Even with billions of dollars in tax credits, costs skyrocket at U.S. Small Modular Reactor Project
Costs Skyrocket at U.S. Small Modular Reactor Project https://www.theenergymix.com/2022/11/18/costs-skyrocket-at-u-s-small-modular-reactor-project/?fbclid=IwAR2o88KrFfN4Z5XD2pX8Kwpqk1eNAzrBmYFFcAySiVwckPjbA2aZ-311Je8 November 18, 2022
Higher steel costs and rising interest rates are taking the blame after a small modular nuclear reactor project in Utah reported a cost increase from US$58 to $90 or $100 per megawatt-hour for the electricity it’s meant to produce.
Utah Associated Municipal Power Systems is planning to bring the six NuScale reactors online in 2029 with combined output of 462 megawatts. But “the rise in prices likely means the UAMPS project will not hit certain engineering, procurement, and construction benchmarks, allowing participants to renegotiate the price they pay or abandon the project,” Utility Dive reports.
“It was like a punch in the gut when they told us,” said Scott Hughes, power manager for Hurricane City Power, one of the 27 municipal utilities that had signed on to buy power from UAMPS’ advanced nuclear Carbon Free Power Project (CFPP).
“The increased costs in the new Class 3 cost estimate currently being finalized for the CFPP have been shocking, even to NuScale and Fluor, the company responsible for overall management of the project,” the Institute for Energy Economics and Financial Analysis (IEEFA) writes, citing minutes of an October, 2022, Idaho Falls Power Board meeting.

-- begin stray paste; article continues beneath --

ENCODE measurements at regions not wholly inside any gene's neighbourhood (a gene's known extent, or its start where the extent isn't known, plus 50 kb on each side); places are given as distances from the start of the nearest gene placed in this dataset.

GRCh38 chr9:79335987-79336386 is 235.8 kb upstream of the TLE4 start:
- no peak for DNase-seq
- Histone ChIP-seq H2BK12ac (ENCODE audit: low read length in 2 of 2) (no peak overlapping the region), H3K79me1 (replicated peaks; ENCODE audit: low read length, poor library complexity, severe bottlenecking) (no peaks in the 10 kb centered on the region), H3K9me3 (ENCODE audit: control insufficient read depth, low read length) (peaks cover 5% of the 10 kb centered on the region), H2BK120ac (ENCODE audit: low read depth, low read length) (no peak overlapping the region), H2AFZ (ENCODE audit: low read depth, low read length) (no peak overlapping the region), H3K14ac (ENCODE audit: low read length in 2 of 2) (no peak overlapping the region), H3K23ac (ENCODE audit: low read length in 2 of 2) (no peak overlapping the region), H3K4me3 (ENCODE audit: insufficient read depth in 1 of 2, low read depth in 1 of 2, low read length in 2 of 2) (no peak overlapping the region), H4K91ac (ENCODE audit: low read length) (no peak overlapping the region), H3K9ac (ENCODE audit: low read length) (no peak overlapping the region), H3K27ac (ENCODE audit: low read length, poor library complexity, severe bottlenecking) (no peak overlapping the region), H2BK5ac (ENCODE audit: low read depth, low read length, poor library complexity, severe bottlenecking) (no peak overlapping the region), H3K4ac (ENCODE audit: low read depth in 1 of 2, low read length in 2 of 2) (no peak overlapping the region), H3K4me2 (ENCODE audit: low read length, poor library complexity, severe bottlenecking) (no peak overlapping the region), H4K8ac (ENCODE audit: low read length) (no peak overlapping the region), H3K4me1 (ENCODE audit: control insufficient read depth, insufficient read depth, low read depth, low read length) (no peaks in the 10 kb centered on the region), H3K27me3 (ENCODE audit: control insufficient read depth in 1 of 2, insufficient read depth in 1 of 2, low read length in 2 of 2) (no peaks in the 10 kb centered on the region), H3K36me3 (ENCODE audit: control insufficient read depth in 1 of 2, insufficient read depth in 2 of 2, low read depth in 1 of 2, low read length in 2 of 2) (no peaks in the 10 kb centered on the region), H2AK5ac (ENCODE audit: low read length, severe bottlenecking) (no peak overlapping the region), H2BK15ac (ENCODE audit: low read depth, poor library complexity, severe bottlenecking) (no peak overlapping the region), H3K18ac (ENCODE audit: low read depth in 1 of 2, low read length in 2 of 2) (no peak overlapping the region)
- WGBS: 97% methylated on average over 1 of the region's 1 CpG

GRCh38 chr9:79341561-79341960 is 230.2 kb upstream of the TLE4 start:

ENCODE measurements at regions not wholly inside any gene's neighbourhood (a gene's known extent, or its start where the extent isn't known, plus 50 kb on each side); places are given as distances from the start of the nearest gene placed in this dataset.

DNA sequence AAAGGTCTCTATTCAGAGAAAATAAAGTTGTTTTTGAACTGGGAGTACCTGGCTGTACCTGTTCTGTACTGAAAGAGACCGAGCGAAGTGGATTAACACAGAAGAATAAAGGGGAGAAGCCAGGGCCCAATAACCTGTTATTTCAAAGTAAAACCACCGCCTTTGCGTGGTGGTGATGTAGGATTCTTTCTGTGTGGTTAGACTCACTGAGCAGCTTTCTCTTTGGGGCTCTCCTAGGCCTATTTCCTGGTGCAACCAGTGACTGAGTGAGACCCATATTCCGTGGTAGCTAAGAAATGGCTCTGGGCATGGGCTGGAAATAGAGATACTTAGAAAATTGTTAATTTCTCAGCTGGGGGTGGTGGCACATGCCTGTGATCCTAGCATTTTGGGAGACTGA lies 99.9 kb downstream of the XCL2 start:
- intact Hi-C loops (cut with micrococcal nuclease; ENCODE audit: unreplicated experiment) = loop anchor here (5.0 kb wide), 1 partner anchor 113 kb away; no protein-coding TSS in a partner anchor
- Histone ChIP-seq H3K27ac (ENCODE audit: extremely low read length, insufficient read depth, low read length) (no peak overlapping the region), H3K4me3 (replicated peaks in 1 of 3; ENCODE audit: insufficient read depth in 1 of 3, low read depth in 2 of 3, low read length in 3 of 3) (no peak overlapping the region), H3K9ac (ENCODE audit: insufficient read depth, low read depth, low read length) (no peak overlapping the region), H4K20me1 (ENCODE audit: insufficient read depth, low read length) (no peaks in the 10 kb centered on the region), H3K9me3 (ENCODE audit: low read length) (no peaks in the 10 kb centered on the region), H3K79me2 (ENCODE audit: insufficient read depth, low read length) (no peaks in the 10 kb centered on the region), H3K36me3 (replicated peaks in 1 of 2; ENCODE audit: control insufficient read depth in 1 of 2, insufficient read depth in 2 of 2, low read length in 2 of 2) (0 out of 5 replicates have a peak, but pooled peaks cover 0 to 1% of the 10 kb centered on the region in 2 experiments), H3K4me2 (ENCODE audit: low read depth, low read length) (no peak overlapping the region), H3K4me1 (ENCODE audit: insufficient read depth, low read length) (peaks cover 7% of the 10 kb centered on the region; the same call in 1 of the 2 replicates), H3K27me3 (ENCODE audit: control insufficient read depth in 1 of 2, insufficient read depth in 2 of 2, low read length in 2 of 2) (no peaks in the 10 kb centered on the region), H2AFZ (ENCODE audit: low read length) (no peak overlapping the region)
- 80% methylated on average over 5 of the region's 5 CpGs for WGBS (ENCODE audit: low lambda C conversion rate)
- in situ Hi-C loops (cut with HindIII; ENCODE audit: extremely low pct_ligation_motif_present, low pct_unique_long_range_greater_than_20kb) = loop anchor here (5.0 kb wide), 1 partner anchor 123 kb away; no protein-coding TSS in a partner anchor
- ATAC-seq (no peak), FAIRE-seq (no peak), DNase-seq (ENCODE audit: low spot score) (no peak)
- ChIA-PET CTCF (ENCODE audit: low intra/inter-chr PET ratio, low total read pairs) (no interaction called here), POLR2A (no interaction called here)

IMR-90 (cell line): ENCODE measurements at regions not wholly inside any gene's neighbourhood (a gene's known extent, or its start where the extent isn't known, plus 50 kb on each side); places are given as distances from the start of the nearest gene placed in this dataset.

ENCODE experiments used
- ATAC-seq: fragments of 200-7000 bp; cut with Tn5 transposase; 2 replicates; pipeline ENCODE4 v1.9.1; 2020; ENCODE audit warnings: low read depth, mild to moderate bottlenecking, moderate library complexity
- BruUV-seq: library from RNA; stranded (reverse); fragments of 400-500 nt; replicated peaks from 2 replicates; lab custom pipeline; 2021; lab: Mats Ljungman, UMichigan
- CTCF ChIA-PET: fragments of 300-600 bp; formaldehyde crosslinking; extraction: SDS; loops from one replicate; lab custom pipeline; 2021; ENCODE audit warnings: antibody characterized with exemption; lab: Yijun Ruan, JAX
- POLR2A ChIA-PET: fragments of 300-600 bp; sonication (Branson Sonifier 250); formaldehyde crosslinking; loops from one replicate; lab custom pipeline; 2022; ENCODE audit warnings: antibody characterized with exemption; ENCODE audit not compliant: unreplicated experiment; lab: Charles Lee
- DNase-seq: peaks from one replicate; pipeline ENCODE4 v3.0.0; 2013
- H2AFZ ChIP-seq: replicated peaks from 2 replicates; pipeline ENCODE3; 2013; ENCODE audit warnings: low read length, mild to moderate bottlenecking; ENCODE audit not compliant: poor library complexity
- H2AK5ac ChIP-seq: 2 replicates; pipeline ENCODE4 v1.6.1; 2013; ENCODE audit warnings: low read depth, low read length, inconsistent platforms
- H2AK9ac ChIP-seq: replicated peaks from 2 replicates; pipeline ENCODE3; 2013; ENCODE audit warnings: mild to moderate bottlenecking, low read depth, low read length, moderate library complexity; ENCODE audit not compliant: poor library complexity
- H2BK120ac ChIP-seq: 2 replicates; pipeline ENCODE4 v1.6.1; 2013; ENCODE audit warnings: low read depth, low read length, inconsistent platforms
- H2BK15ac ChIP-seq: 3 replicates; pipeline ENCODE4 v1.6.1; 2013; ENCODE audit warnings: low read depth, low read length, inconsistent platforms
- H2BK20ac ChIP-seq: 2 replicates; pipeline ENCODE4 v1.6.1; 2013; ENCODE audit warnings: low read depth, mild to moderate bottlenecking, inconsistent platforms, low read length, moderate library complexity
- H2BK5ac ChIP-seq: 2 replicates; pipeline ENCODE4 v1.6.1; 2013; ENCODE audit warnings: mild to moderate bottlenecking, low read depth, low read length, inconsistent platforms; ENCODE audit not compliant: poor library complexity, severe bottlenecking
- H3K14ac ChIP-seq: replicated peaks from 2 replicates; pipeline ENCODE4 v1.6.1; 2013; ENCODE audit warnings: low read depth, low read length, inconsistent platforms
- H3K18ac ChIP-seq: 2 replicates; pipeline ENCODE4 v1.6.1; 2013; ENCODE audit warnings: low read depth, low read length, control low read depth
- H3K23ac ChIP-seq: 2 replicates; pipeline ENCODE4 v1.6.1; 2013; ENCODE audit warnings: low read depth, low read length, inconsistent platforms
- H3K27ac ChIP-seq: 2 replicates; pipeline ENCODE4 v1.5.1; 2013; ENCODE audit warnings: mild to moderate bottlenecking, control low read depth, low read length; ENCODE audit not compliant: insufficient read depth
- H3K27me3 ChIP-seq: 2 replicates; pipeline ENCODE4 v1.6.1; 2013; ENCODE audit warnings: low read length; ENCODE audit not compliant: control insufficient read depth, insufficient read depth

Another municipal utility official called the increase a “big red flag in our face”.
The new cost projections factor in billions of dollars in tax credits the project would receive under the Biden administration’s Inflation Reduction Act, amounting to a 30% saving. IEEFA estimates the total subsidy at $1.4 billion.
Without the IRA, the cost per megawatt-hour would be closer to $120. Utility Dive and IEEFA both say any price above $58/MWh could allow the utilities to renegotiate their contracts or leave the project with no financial penalty.
“The next question is what are we going to do instead?” Hughes told Utility Dive. “Or what if the project fails, what are we gonna do? There’s not a lot of options.”
Then again, if other cities abandon the CFPP, it “might just fail anyway,” he added.
With seven years remaining before the project goes online, Hughes said material costs and interest rates could come back down. But the history doesn’t back that hope. “Nuclear industry experience over the past four decades points to the likelihood of future cost increases and schedule delays during all phases of the project—design, construction, licencing, and testing,” IEEFA says.
The institute cites the Vogtle nuclear project in Georgia, the only new reactors currently under construction in the U.S., where costs have increased 140% and work has fallen more than six years behind schedule since construction began in 2011.
UAMPS doesn’t plan to complete design work until 2024, and has eight years of design, licencing, construction, and pre-operational and start-up testing ahead. (IEEFA puts the project start date at 2030, not 2029.) But even at today’s revised pricing, “a target power price between $90 and $100 per MWh will make the CFPP even more uneconomic compared to renewable and battery storage resources costs that are expected to continue to decline over the next decade.”
In October, analysis by investment banking giant Crédit Suisse found that IRA funding combined with other available tax credits would bring solar project costs in as low as $4 per megawatt-hour, or less than half a penny per kilowatt-hour, falling to zero (literally) in the second half of the decade.
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